“He was sharing with me how important it was for me to truly live my life the way that I wanted to live my life.” Thomas told us in his office at the Falcons complex in Flowery Branch. “Live it the way I live and not to care what anyone else thought and that I was to approach it with my positivity and passionate and persevering approach to life. And to live with my passion – shoot for the stars. Don’t look back and don’t look for the judgment from other people and make sure this is how I wanted to do it.”
At the time, Thomas was living in Atlanta’s Virginia-Highland neighborhood, employed as the Southeastern scout for the Detroit Lions, playing hacky-sack in Piedmont Park on his afternoons off. A month after his visit with his dad, he was attending the Senior Bowl in Mobile, Alabama, evaluating the skills of all-star college players when his mother called him back home.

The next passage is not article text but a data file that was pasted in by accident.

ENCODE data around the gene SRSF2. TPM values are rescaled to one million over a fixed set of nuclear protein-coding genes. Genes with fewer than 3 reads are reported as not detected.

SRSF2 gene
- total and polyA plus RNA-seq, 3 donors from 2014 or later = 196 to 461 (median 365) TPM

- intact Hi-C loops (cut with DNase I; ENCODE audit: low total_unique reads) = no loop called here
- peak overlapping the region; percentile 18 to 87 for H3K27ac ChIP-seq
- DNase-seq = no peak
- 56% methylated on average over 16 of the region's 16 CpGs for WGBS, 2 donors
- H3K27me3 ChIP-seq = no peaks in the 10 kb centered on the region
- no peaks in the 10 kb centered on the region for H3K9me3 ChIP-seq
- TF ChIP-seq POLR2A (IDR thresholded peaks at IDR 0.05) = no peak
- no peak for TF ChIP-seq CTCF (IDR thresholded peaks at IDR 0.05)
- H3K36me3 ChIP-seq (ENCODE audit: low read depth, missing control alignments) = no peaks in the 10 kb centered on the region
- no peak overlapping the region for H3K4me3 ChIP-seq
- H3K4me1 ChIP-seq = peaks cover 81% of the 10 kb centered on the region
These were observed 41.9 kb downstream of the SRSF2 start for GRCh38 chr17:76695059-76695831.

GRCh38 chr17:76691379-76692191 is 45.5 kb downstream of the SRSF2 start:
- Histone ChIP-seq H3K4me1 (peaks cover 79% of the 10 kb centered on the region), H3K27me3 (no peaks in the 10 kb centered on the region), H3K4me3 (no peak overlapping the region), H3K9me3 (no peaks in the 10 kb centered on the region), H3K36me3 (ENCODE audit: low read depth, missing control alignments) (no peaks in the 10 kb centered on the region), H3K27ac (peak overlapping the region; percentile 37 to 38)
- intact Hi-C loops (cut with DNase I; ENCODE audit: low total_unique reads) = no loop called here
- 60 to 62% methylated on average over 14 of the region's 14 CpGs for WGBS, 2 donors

“I remember very, very vividly coming into the hospital and walking into the room where my father was on his hospital bed with my mother beside him at his bedside and seeing my father for the first time having lost all his weight in a state that I had never seen my father before,” Thomas said. “And I remember walking out of the room with my mother to visit with the doctor and get an update where my father was with his illness. And I remember how vivid the description was and looking at my mother and seeing the pain in her eyes and walking out of that room together with the amount of emotion that we had and going into my dad’s bedside and seeing my mom deliver the message to my father that it wasn’t going to be long.
“And I remember seeing my father after my mom delivered the message that it will be soon and my father saying very, very calmly with an incredible amount of confidence and peace, saying to my mom, ‘Helen, this is what we’ve been praying for. I’m finally going home.’